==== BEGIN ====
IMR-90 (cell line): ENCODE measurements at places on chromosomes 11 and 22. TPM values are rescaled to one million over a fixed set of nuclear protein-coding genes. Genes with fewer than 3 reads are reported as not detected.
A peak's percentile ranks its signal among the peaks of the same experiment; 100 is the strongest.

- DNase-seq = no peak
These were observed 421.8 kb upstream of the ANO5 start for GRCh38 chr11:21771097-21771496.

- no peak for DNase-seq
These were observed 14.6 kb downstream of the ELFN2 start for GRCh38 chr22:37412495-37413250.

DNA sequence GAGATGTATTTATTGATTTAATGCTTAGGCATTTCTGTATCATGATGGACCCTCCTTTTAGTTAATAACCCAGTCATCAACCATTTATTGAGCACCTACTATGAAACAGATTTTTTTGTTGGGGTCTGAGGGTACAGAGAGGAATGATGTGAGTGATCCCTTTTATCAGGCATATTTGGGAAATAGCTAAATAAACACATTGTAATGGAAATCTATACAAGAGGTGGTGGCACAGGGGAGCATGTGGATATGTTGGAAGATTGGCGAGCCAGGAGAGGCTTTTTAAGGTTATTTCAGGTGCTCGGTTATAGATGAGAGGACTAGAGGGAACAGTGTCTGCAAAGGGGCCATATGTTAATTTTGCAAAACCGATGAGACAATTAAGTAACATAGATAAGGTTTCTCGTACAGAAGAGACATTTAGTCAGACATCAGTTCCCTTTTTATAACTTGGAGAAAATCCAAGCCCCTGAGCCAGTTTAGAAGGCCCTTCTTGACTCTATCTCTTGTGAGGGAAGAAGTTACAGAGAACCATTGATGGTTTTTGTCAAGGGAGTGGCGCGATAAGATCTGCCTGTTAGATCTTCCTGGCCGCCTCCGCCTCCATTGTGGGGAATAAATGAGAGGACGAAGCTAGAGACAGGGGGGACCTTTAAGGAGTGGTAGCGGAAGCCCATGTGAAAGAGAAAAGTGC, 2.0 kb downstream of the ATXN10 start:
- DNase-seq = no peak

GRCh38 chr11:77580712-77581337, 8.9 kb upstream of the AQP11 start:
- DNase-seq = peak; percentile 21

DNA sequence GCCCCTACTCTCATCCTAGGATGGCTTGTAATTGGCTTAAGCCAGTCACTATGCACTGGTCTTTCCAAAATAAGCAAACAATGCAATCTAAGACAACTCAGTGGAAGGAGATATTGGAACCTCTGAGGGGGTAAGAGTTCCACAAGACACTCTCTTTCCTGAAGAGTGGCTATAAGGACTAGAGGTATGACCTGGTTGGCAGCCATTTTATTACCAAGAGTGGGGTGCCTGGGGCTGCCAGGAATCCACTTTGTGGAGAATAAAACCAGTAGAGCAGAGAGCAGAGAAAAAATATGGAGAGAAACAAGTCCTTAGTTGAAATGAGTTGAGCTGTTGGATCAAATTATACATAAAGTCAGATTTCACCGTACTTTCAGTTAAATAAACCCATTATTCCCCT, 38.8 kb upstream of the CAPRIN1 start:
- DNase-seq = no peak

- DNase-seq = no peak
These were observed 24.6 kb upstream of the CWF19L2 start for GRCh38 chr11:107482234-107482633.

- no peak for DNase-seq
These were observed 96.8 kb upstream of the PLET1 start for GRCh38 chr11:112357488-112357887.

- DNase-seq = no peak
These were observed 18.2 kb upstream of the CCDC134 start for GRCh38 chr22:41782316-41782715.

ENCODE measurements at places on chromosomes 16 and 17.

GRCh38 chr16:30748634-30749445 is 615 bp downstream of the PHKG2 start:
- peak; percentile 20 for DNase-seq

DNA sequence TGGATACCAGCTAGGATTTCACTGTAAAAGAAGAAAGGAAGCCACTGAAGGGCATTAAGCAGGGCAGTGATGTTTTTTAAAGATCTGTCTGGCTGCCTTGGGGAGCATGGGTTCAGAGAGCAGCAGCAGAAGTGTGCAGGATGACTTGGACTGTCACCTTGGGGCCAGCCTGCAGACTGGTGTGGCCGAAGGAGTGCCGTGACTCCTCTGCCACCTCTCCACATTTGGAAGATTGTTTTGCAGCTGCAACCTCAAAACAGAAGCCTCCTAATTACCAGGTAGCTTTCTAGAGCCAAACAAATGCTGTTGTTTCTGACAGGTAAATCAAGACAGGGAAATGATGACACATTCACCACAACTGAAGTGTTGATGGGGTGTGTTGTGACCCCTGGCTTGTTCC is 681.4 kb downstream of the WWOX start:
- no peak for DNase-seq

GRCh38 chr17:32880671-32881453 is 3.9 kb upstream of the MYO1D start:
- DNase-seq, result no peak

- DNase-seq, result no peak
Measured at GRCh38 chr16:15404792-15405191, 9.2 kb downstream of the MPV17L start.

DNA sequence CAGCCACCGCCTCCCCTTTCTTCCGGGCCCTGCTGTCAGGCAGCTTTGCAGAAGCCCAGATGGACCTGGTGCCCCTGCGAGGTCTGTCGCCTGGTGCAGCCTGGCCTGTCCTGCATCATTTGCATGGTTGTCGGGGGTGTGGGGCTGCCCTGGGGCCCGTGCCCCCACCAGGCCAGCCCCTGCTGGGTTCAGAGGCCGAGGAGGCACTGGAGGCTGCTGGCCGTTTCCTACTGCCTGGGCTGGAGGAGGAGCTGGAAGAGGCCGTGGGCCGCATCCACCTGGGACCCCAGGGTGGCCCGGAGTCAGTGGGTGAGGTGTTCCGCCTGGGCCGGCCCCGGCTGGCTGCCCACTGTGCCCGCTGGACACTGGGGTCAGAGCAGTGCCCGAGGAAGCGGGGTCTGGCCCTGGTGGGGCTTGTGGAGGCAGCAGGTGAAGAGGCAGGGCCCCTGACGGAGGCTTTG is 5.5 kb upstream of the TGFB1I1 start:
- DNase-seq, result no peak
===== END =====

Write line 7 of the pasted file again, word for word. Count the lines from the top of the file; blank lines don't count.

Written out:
DNA sequence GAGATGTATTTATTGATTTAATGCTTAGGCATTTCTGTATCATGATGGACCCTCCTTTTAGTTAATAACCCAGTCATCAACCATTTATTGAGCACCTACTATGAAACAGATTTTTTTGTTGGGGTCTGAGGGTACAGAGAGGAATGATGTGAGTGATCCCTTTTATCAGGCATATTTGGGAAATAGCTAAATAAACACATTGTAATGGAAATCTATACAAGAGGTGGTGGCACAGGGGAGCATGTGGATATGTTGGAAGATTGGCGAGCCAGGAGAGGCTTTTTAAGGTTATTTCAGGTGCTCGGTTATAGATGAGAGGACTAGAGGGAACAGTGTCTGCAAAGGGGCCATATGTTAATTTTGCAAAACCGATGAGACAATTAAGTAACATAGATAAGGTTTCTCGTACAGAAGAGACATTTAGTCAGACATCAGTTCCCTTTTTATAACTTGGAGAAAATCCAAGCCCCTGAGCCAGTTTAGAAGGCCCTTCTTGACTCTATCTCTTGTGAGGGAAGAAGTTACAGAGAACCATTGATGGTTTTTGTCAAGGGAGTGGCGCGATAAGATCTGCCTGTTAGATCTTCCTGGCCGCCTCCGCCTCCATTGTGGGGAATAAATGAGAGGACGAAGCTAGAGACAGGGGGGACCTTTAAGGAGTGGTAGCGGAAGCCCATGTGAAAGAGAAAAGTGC, 2.0 kb downstream of the ATXN10 start: